Plants are active life-forms down to their very cells. Within seconds of light exposure, some plants' chloroplasts—the cellular organs that convert light to energy—will begin to scramble around and then congeal again in a flat layer when the light dims.
“They make this mesmerizing, nice building behavior,” says Nico Schramma, a physicist at the University of Amsterdam. In a new study, he and his colleagues found that chloroplasts, when they cram together against the cell wall in low lighting, actually become a type of “glass.” The study results help to explain how chloroplasts can flip-flop between a rigid solid and a flowing liquid to best soak up the sun.
Glass, to a physicist, is a broad category of solid matter. Hard candy can be glass. Same with plastic—and even spreadable mayonnaise, by some measures. Unlike crystalline structures such as ice, which are solid because of their particles' orderliness, the disordered particles of a liquid transition to glass when they get jammed together so tightly that they can barely move.
Schramma's team found that chloroplasts can undergo a similar process. The physicists tracked chloroplasts in the aquatic plant Elodea densa in different light conditions to build a model of their movement, and they soon recognized hallmarks of a glassy system in the data. The results, published recently in the Proceedings of the National Academy of Sciences USA, show that instead of individual chloroplasts slowing in low light, they were clustering and trapping one another.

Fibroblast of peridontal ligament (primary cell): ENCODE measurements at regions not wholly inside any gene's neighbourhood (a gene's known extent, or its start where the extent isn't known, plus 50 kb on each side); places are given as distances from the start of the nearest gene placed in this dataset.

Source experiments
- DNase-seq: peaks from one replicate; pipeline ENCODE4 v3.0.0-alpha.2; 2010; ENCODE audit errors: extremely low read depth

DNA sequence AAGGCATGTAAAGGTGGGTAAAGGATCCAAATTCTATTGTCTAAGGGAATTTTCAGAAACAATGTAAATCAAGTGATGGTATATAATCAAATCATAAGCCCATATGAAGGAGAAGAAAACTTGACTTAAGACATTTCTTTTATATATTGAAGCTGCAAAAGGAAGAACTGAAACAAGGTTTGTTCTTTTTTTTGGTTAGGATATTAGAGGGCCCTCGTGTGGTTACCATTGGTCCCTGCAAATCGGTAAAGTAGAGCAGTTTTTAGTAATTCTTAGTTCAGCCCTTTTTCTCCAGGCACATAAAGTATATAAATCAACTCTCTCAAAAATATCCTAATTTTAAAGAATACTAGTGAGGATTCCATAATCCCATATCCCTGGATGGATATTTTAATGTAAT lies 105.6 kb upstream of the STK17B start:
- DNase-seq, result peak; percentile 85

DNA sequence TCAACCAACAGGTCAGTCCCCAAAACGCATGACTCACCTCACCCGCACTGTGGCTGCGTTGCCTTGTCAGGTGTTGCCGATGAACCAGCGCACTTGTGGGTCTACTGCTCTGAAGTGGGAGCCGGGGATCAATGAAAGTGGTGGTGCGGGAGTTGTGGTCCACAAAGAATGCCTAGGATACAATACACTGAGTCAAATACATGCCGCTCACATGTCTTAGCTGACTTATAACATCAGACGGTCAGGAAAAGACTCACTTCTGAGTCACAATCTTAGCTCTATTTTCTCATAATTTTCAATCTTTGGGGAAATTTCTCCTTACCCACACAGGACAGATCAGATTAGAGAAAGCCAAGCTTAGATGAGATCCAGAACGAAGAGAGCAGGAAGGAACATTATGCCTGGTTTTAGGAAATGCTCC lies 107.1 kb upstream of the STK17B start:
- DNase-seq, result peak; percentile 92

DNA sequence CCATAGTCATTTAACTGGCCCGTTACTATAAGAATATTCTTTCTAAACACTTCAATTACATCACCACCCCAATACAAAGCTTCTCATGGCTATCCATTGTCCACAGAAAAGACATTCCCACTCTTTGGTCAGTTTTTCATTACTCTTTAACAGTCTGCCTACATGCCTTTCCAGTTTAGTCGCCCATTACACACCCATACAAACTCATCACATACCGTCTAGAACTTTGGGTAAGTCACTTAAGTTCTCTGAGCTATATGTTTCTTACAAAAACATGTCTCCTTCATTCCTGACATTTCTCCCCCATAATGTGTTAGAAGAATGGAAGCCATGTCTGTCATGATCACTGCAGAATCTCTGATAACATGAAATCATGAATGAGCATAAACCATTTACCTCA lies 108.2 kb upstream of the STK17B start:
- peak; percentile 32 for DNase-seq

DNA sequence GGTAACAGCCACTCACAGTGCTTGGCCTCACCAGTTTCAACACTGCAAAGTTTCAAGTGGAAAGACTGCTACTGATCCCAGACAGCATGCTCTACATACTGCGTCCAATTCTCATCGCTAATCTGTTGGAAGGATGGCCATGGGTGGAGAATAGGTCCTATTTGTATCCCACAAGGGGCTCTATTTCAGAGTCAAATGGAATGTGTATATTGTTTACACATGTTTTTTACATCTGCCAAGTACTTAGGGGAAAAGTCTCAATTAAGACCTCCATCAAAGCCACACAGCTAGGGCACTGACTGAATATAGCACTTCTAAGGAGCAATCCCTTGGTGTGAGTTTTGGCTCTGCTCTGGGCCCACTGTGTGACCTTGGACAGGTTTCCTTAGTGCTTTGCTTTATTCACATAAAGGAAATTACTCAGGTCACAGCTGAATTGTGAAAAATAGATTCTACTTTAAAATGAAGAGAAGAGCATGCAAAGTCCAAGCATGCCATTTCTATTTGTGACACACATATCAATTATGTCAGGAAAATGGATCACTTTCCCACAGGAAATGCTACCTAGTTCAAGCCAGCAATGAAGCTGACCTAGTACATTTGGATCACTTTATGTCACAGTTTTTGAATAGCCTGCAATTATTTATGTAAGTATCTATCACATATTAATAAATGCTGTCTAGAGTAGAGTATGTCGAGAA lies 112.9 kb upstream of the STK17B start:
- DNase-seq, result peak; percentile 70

The findings are “very compelling evidence of a glass transition,” says Lisa Manning, a biological physicist at Syracuse University, who was not involved in the work. Recognizing this process will let physicists study chloroplasts' complex dynamics as a familiar type of system, the researchers say.
The results also reveal hidden parallels to other glassy living systems. These glass transitions serve an important purpose: flexibility. Developing embryos, for example, move between fluid and rigid. And hard tumors spread across the body by behaving like liquids.
In scarce light, chloroplasts' glassy state lets them form a flat layer to soak up as much light as possible, like a cat in a patch of sun. But too much light is damaging, so in strong light conditions the chloroplasts weave and dodge to minimize exposure. “We often think of plants as not being very dynamic, but at the cellular level, they're as dynamic as any other living thing,” says Roger Hangarter, a plant biologist at Indiana University Bloomington, who was not involved in the study.
Hangarter questions whether studies in E. densa can be generalized to other plants, whose chloroplasts' shape, size and movement vary. The authors plan to collaborate with molecular biologists in future studies to integrate that level of biological detail into their physics-inspired models.